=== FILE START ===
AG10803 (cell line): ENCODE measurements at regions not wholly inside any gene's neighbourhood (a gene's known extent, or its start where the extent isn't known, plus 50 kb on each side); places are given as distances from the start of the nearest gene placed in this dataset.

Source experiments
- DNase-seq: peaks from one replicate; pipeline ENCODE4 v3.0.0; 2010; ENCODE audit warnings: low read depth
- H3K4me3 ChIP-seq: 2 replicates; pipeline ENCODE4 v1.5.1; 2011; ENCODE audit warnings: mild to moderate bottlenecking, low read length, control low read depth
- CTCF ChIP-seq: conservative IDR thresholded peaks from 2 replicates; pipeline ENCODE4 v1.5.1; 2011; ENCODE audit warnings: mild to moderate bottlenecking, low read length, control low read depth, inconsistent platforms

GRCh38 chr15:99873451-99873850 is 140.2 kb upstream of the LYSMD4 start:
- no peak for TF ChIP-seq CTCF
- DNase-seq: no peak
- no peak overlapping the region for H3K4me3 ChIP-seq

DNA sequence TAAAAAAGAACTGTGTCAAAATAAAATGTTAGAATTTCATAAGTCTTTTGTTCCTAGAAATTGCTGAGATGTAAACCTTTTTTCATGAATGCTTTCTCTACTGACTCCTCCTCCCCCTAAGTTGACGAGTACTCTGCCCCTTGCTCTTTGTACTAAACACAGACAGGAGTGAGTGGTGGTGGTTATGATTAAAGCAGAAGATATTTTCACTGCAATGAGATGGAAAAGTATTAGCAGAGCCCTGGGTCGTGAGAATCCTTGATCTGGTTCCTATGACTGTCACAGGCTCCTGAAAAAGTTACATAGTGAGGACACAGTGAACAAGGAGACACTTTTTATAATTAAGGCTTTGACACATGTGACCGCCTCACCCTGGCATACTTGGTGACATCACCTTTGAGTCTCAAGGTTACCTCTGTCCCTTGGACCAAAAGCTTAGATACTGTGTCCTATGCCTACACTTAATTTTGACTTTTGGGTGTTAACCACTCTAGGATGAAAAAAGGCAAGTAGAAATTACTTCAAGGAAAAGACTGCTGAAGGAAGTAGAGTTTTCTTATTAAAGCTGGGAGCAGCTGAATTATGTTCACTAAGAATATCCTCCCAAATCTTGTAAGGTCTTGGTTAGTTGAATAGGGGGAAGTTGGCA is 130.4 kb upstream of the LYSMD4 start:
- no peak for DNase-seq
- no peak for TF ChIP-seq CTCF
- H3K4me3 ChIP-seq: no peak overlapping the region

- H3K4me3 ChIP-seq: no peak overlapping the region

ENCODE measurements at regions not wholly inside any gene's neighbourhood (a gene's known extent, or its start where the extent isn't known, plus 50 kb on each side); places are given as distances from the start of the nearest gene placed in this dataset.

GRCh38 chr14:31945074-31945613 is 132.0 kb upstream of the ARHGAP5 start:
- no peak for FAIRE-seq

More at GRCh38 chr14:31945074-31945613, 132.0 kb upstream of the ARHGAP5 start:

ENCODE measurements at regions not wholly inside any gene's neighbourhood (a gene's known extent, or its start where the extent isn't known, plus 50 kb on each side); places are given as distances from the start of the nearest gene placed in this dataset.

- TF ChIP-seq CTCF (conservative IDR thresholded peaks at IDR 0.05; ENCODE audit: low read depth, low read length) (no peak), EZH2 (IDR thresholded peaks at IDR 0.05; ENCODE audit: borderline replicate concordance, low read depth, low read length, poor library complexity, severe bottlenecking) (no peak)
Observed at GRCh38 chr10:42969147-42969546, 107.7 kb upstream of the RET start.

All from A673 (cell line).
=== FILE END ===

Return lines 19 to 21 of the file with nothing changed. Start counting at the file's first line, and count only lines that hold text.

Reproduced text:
ENCODE measurements at regions not wholly inside any gene's neighbourhood (a gene's known extent, or its start where the extent isn't known, plus 50 kb on each side); places are given as distances from the start of the nearest gene placed in this dataset.

- TF ChIP-seq CTCF (conservative IDR thresholded peaks at IDR 0.05; ENCODE audit: low read depth, low read length) (no peak), EZH2 (IDR thresholded peaks at IDR 0.05; ENCODE audit: borderline replicate concordance, low read depth, low read length, poor library complexity, severe bottlenecking) (no peak)
Observed at GRCh38 chr10:42969147-42969546, 107.7 kb upstream of the RET start.